ASV Guidance For SSL/TLS Vulnerabilities

Hidden by all of the news about v3.1 of the PCI DSS being published, is a notice that was sent to all PCI approved scanning vendors (ASV) from the PCI SSC regarding how to handle SSL and “early TLS” vulnerabilities.

In regards to the “early TLS” comment, the Council did define the term by referencing everyone to NIST SP800-52 rev1. That NIST document essentially tells the reader that while TLS 1.1 is allowed, whenever possible, TLS 1.2 should be the only version used. In fact, NIST is highly recommending that all government entities move to TLS 1.2 by January 1, 2016.

FYI TLS 1.3 is in a draft specification by the IETF as we speak. I would expect that we will see TLS 1.3 released by the time the PCI SSC’s June 30, 2016 deadline.

With that covered, what is an ASV to do with a scanning customer’s SSL and TLS 1.0/1.1 issues?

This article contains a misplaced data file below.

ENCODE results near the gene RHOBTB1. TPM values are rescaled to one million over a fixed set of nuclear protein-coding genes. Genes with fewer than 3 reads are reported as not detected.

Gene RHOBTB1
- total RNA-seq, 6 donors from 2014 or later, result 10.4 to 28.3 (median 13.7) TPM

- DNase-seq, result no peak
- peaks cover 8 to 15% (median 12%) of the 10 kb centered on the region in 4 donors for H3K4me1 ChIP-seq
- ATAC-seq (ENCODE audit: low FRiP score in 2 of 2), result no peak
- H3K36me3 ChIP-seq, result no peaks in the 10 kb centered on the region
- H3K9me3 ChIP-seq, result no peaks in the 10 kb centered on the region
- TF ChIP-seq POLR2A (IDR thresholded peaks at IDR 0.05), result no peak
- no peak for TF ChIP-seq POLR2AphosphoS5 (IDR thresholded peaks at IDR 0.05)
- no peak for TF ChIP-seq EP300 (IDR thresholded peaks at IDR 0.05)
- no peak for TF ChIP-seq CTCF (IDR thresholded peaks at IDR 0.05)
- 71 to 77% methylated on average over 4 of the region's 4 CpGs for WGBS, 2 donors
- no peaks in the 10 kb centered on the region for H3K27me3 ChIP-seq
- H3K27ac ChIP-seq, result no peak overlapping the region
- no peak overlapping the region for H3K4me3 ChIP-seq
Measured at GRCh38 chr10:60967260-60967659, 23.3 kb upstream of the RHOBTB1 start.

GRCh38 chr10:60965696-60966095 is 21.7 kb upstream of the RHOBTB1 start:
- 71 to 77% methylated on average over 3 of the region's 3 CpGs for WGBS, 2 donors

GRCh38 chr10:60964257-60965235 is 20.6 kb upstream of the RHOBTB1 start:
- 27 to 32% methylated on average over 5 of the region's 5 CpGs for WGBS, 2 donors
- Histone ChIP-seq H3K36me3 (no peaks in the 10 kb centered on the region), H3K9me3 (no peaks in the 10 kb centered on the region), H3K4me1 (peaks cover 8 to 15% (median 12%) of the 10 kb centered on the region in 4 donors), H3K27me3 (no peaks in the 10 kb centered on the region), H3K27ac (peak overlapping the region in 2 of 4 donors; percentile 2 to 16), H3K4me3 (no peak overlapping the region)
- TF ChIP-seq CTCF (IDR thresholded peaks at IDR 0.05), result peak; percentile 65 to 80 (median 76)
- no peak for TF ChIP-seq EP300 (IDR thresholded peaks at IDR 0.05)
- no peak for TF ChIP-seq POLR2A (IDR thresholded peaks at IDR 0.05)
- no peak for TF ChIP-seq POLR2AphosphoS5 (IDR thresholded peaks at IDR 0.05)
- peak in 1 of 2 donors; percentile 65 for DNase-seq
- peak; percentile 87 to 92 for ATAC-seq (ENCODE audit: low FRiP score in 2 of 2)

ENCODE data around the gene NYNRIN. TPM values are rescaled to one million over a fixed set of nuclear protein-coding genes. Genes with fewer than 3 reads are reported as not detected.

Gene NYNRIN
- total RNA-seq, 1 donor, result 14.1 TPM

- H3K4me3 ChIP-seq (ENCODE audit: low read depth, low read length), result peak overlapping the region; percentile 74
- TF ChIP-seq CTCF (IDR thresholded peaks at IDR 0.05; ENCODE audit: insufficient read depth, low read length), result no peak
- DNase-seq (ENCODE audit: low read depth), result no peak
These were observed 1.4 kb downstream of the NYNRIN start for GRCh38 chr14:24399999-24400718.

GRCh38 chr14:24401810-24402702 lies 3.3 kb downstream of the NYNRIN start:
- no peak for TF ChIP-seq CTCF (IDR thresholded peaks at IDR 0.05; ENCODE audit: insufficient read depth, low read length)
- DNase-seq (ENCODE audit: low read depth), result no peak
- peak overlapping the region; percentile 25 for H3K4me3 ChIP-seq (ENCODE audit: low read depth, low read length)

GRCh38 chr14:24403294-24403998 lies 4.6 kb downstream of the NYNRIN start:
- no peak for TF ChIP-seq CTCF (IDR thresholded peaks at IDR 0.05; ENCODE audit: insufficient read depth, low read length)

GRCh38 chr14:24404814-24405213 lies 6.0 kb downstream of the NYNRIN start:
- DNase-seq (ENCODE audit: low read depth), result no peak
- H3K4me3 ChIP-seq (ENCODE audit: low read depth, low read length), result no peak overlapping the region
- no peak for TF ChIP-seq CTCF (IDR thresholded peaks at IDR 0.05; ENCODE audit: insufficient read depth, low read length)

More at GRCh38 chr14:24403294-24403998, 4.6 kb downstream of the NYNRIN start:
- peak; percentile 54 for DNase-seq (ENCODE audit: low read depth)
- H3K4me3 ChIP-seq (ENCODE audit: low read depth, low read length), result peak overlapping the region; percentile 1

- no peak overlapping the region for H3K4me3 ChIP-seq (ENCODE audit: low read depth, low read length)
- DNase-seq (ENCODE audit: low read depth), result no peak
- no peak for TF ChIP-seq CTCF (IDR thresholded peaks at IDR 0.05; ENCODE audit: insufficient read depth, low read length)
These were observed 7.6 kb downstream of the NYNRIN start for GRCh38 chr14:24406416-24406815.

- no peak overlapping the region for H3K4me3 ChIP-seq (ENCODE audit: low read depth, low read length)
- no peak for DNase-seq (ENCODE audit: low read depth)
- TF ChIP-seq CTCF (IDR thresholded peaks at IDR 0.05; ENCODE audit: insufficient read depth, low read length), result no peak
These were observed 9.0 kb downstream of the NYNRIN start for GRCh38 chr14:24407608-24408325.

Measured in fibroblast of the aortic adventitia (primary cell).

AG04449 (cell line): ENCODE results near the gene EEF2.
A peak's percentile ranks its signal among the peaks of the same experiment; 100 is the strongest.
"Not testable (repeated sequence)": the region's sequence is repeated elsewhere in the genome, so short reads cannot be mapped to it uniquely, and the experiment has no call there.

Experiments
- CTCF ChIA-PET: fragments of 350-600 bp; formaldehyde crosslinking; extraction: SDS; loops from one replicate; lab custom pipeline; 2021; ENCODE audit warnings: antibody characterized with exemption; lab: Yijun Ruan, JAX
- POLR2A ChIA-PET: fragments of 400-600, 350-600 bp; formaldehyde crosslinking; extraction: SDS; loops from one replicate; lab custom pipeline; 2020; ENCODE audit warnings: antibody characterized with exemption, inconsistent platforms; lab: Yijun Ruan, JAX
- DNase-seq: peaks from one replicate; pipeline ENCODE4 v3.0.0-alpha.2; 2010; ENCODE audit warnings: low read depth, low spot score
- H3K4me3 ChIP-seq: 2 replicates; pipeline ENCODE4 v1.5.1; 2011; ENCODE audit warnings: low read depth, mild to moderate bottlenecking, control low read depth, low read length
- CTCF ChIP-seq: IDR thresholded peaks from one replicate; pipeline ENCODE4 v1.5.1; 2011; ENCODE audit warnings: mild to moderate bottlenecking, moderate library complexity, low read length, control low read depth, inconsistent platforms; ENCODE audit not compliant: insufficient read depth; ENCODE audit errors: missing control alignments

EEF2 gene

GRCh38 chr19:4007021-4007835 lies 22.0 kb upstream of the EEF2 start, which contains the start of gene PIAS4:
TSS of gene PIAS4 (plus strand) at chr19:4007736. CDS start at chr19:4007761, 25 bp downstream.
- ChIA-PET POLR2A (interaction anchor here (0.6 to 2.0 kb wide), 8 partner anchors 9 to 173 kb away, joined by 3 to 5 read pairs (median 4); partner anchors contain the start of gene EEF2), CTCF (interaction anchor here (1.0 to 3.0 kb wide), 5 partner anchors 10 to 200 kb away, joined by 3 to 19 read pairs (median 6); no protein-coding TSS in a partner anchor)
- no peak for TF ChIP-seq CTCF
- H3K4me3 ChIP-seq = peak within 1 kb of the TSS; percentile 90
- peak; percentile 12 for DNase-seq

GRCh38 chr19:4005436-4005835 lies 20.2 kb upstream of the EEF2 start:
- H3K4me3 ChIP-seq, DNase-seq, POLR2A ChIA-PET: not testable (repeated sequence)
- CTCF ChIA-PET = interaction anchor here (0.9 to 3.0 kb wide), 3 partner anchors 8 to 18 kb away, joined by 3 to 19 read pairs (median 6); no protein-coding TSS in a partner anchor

According to the letter sent to the ASVs:

Prior to 30 June 2016: Entities that have not completed their migration should provide the ASV with documented confirmation that they have implemented a risk mitigation and migration plan and are working to complete their migration by the required date. Receipt of this confirmation should be documented by the ASV as an exception under “Exceptions, False Positives, or Compensating Controls” in the ASV Scan Report Executive Summary and the ASV may issue a result of “Pass” for that scan component or host, if the host meets all applicable scan requirements.”

The key here is that you must be mitigating the vulnerability and working to migrate to TLS 1.2.

So what would a mitigation plan look like? Most likely you would monitor for usage of SSL or TLS 1.0/1.1 connections to your devices that only support SSL and TLS 1.0/1.1.

For those of you that are not going to be able to migrate to TLS 1.2, the Council gives ASVs guidance there as well.